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    6. Anonymous, that sounds like an amazing garden! I keep hoping my husband will change his mind, but not counting on it. My dad tells us about when growing up in Providence, RI, his dad had their whole (small) urban front yard planted in berry bushes and strawberry plants. Goals! ;)

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    7. Cat, that’s an incredible amount of food grown on your lot. Well done! Imagine how much you could grow on a bigger plot of land. You’re an inspiration.
      I’m hoping to continue building on my knowledge gained, too. I learned a lot this year. We are clearing a spot in the front yard for a pumpkin patch. It’s not a spot that can be seen from the road, however. This would be the sunniest and warmest places, so I’m planning pumpkins, squash, peppers, sunflowers, and maybe corn and pole beans. We’ll see how it turns out. A neighbor plants a pumpkin patch where it can be seen from the street. It’s a fun thing to watch grow all summer.

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  3. Cat-I used to bring a case or two of green chiles home with me when my dd lived in New Mexico. I would roast them, skin them, and then chop them up and put them in ziploc bags to freeze, then I could just hack off however much I needed. One of my most favorite smells is chiles roasting. Omg, they smell so good, and down in New Mexico there would be people selling them at stands all over so you’d be driving past one and get a whiff of that beautiful smell lol.there’s a grocery store here that sells hatch chiles by the case but I didn’t need any this year.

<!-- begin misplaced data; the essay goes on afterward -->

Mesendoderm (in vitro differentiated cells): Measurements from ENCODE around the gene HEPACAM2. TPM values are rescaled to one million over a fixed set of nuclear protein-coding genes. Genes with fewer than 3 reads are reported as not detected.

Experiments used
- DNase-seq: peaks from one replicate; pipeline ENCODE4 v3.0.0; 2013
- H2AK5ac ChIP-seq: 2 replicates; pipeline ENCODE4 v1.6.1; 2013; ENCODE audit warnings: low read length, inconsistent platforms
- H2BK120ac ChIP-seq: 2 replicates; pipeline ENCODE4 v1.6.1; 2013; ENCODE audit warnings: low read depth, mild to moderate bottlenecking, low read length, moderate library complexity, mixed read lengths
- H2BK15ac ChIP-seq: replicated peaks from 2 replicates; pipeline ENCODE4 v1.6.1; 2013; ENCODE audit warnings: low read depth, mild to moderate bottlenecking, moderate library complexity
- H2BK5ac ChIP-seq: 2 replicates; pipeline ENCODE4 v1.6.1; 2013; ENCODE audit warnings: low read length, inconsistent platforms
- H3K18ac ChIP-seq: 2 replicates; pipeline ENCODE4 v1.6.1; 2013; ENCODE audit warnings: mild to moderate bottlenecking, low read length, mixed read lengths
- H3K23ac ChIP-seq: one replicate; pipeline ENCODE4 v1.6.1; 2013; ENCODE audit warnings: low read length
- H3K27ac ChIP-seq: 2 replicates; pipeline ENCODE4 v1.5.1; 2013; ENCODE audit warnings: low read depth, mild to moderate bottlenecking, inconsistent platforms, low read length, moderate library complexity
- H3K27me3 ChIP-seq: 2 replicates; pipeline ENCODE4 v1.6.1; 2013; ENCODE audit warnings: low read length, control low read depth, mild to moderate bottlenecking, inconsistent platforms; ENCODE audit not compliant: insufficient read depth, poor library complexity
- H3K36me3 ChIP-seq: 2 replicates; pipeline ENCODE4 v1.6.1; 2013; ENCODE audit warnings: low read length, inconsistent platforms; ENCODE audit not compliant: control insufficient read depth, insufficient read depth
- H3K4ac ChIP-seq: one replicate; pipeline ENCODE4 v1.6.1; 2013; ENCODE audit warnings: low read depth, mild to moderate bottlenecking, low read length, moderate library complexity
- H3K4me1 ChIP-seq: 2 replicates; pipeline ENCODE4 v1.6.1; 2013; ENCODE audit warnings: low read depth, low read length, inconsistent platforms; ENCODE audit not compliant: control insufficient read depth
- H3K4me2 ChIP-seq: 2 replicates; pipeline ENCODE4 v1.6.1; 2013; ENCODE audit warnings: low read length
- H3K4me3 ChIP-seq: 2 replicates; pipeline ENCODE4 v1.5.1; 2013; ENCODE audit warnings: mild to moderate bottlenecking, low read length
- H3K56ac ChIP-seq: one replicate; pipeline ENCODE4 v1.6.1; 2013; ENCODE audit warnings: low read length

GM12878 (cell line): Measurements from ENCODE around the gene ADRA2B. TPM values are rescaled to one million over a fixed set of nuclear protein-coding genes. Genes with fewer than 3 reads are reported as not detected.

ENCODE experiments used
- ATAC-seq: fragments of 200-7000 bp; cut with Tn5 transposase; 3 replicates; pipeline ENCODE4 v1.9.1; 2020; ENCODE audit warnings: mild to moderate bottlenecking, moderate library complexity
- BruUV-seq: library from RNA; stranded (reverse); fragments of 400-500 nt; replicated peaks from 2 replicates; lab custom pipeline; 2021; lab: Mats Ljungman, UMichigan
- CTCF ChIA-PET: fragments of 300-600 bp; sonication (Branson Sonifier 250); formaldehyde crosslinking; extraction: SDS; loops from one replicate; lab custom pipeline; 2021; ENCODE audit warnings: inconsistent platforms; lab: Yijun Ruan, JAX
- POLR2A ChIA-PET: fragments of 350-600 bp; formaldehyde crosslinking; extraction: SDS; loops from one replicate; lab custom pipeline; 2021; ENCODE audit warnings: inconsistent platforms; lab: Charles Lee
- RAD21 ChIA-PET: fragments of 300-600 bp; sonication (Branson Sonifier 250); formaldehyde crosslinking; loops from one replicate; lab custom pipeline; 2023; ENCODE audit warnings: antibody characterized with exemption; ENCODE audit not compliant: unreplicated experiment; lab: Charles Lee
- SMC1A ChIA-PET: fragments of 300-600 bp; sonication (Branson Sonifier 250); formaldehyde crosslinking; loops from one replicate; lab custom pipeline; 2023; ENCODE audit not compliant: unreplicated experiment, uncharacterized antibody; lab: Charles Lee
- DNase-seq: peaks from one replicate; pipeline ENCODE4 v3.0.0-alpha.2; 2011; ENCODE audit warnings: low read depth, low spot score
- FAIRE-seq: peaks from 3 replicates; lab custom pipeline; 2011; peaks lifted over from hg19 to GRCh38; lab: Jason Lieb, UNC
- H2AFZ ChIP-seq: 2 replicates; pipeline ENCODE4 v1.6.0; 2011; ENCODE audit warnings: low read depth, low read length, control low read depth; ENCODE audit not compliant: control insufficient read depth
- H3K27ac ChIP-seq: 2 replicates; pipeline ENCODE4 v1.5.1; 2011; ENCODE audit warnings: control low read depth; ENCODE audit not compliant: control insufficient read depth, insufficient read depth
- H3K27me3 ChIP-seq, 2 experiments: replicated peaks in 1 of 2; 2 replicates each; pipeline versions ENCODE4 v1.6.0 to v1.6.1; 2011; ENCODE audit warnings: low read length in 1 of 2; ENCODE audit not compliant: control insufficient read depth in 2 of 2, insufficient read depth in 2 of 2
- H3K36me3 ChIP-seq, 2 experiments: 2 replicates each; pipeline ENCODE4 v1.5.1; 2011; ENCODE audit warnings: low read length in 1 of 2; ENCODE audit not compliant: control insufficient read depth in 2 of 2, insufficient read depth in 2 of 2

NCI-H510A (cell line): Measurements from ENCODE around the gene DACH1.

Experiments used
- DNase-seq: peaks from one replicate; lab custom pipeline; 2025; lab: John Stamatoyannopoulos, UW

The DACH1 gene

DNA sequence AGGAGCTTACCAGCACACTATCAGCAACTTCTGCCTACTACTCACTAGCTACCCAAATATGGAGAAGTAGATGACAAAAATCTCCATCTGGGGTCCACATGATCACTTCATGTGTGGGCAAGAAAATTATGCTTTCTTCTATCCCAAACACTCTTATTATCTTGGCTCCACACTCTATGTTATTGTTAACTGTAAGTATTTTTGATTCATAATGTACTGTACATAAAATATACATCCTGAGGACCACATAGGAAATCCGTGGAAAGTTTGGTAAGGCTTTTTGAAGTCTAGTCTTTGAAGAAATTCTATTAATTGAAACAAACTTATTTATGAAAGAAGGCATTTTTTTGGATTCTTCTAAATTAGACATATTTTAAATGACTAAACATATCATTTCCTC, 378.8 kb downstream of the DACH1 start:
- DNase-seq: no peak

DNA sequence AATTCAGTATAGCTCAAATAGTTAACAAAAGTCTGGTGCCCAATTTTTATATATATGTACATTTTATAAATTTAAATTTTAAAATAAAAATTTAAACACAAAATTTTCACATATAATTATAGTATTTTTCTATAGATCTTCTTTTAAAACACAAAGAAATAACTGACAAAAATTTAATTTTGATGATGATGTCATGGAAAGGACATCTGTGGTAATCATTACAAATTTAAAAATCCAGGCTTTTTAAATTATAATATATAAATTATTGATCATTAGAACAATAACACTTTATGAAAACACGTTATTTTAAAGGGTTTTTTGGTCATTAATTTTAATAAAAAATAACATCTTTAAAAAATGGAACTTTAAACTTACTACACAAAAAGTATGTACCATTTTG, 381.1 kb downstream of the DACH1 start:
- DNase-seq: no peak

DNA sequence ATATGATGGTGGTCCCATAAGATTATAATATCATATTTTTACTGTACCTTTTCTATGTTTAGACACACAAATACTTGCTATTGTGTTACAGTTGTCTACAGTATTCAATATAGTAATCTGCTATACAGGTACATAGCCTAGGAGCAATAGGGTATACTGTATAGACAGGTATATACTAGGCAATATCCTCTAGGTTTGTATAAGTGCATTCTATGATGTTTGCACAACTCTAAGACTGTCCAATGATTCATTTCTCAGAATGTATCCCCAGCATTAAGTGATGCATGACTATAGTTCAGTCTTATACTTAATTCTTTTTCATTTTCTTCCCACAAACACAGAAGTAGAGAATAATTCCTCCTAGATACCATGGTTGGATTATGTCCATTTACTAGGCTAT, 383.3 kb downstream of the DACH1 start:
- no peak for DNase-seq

Fall left us here this week, and mr winter made an appearance. Snow. Cold. Yuck. It’s supposed to be nicer this weekend. Hoping he’s right because I’m not ready for winter yet.

    I had to buy a new washer yesterday. Mine hasn’t been spinning out in the cycle so I had to go down and manually put the machine on drain and spin,sometimes multiple times before they spun out enough, til that totally quit on Wednesday. I tried calling the two repair shops but it was going to be 3-6 weeks before I could even get the first service call appointment. That wasn’t going to work for me so I went and bought a new one yesterday and my Dh picked it up and got it hooked up last nite. I will be playing catch-up today with laundry since I was getting farther and farther behind as my old machine was getting more and more difficult.

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    1. Hi Diane,
      Winter already? I am not at all ready for snow to come. I hope this next week is beautiful and autumnal in your area.